The Cavalier composer William Lawes painted his ‘distracted times’ in works that combine a controlled, courtly style with wayward invention – unsettling key changes, Caravaggian chiaroscuro, mordant dissonances and chromaticisms. These rich-textured consorts fuse knotty fantasies, wistful airs and sultry pavans echoing Dowland’s doleful Lachrymae, and pre-echoing Deep South blues. They also reflect the melancholy spirit of their age, its shadow only fleetingly fading into moments of serene light.
Phantasm and organist Daniel Hyde capture the mercurial nature of the music in these poised, erudite accounts, which include some unusual versions not previously available on CD. The players animate Lawes’s stately dances with fleet rhythms, elucidate his dark counterpoint and create an aptly vaporous quality in his more haunting, ethereal pieces: On the Playnsong, the sublime Fantazy a6 (T.18) and the elegiac, final Inominy. The consort sound is luminescent, with treble viols recreating the vocal quality for which the instrument was so valued in its heyday. Above all, Dreyfus and his colleagues show the viol’s ability to convey, as the French Baroque theorist Marin Mersenne put it, ‘the most intimate nuances…of grief and joy’. Linn’s surround-sound allows you to wallow in the midst of it all.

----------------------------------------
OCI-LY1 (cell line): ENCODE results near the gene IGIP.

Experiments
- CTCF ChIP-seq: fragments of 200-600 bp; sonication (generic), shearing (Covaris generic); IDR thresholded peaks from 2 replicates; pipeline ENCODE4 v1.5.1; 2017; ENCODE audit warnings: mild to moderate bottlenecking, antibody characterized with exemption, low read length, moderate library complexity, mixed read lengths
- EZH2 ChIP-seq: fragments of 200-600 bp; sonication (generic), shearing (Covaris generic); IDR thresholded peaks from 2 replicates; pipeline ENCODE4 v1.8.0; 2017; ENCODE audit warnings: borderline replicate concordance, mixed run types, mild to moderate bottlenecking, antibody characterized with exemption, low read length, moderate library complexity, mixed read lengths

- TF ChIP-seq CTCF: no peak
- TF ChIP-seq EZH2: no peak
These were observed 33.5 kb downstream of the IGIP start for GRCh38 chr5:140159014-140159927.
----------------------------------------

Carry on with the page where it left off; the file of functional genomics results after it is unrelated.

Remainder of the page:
Among the competition, Fretwork and organist Paul Nicholson’s recordings of Lawes on Virgin Veritas are also compelling, in bigger and more opulent sound.